A routine trip to the grocery store changed the course of Norma Gardner’s life. The 80-year-old Fresnan was in the medicine aisle when she kneeled down to reach for something on the bottom shelf and soon realized she could not get back up on her own.

“It took 15 minutes, but I was finally able to get back up with the assistance of a very nice employee there,” Gardner said. “That really worries me. If I bend down, will I be able to get back up again?”

Gardner’s harrowing experience prompted her to attend the Senior Awareness Fall Education (S.A.F.E.) Central Valley Coalition Balance Screening earlier this fall. She saw an ad in the local senior living section of The Fresno Bee, and took it as a sign that she needed to get help.


The goal of the S.A.F.E. Program, a partnership between Fresno State and California Health Sciences University, is to increase awareness of the physical, psychological and economic impact of falls on individuals and to train current and future health professionals about the importance of early screenings and intervention for older adults, age 55 and over.

“According to the National Council on Aging, 1 in 4 Americans over the age of 65 fall each year and 20% to 30% of those who fall will suffer a serious injury,” said Dr. Leslie Zarrinkhameh, director of clinical education in the Department of Physical Therapy at Fresno State. “In Fresno and Madera counties, the Agency on Aging estimates that about 16% of adults over the age of 60 are considered low-income and 15% live in geographically isolated areas. With that in mind, the ability to provide free, comprehensive, multidisciplinary fall risk factor assessments to the community is a necessity.”

Since 2007, the program has assisted nearly 700 older adults from around Fresno County.

The program not only helps the community, but it helps students learn how to work together as a health care team. Over 500 undergraduate and graduate students across four health care disciplines and two institutions have volunteered or participated thus far.

Second-year Doctor of Physical Therapy student Christine Lopez, of Temecula, said the experience learning from, and with, others in the health care fields has been eye opening.

“Learning from the other students and getting a taste of what they do in the real world has been a great experience,” Lopez said. “As an interdisciplinary team, we are able to discuss with each other and with the client, the proper steps and plan they should take in order for them to be safe at home and in the community.”

Those who attend the comprehensive balance screening are treated and assessed by a team of students majoring in nursing, physical therapy, kinesiology and pharmacy.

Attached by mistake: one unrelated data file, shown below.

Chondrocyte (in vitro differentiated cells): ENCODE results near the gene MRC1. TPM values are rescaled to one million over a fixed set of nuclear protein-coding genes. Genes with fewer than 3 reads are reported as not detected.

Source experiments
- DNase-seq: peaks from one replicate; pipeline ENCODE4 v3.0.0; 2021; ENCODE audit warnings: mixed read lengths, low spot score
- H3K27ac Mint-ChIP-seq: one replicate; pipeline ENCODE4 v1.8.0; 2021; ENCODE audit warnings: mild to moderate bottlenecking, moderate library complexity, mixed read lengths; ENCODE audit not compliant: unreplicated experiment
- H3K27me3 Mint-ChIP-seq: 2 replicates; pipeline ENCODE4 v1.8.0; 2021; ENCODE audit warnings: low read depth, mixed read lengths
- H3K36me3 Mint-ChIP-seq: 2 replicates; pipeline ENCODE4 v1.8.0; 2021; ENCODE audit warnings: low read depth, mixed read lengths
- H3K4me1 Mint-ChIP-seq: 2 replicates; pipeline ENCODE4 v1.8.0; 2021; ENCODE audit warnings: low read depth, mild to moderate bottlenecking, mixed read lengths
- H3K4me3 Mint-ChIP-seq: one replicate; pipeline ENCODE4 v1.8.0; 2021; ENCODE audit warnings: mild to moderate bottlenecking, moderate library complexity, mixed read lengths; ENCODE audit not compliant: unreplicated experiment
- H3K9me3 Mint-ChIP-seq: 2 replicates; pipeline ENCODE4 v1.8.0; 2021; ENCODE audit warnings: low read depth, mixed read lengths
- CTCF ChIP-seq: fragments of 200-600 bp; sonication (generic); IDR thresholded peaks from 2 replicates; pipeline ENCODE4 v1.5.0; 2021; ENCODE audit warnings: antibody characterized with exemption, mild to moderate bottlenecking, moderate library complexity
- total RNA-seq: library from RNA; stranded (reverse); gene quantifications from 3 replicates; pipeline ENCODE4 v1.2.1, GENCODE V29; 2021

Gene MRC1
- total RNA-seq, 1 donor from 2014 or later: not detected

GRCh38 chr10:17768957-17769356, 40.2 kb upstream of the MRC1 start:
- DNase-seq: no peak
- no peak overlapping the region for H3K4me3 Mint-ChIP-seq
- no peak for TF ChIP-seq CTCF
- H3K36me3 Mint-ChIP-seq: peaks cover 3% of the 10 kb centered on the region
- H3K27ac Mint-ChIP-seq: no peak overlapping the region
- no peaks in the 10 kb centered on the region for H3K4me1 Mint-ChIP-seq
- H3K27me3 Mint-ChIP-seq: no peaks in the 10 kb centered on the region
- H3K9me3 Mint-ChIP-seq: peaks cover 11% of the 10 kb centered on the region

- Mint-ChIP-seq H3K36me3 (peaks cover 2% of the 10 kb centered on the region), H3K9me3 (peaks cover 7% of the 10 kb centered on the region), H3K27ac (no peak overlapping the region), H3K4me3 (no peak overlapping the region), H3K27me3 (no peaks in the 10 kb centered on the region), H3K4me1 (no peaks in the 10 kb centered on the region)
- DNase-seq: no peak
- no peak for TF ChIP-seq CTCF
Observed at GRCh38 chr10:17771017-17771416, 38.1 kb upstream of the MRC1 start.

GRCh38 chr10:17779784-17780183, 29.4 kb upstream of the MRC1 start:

Nursing students complete the medical screening of the client, including discussing their health history, as well as taking blood pressure and vision tests.

Next, kinesiology students perform strength testing for agility, and physical therapy students complete a variety of tests that screen for gait, strength and balance, including sensory and motor impairments.

Afterwards, pharmacy students go over medications, making sure the client understands the medication and the side effects that could potentially lead to falling.

Lastly, the entire interdisciplinary group comes together as a team to assess the client and offer solutions and tips to take home.


Throughout the semester, nursing students follow up with the clients and provide individualized home safety visits.

For Gardner, who has a history of osteoporosis and falls in her family, the experience of receiving services from a cohesive health care team has proven beneficial.

“It’s wonderful,” Gardner said. “The students showed me exactly what I need to improve on and have shown me how I can be stronger. I have a fear of falling because my mother had very bad osteoporosis and had fallen and broken her hip. My late husband passed away last year shortly after a fall, so what that taught me is that a fall could be the beginning of the end, if not treated.”

The next screening will be held on Thursday, Nov. 7, at California Health Sciences University and is by appointment only. To learn more or to register for future screenings, contact the Department of Physical Therapy at 559.278.2625.

The S.A.F.E. program relies on private financial support, such as funds raised from Fresno State’s annual Day of Giving, to operate. For questions about how to support S.A.F.E., contact Amy Millis at amillis@csufresno.edu or 559.278.5590.

Fresno State’s third annual 24-hour, online Day of Giving will be Nov. 7. Each gift on this day, no matter how large or small, will directly support student success. Visit dayofgiving.fresnostate.edu to learn more.

[View press release on FresnoStateNews.com]